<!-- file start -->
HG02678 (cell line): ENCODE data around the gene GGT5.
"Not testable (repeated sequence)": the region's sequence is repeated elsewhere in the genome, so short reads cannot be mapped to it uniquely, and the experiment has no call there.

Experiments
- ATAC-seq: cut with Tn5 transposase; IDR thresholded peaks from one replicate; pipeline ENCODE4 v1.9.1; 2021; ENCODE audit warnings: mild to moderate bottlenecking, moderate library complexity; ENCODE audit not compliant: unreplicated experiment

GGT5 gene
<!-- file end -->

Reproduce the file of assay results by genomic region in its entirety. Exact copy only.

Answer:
HG02678 (cell line): ENCODE data around the gene GGT5.
"Not testable (repeated sequence)": the region's sequence is repeated elsewhere in the genome, so short reads cannot be mapped to it uniquely, and the experiment has no call there.

Experiments
- ATAC-seq: cut with Tn5 transposase; IDR thresholded peaks from one replicate; pipeline ENCODE4 v1.9.1; 2021; ENCODE audit warnings: mild to moderate bottlenecking, moderate library complexity; ENCODE audit not compliant: unreplicated experiment

GGT5 gene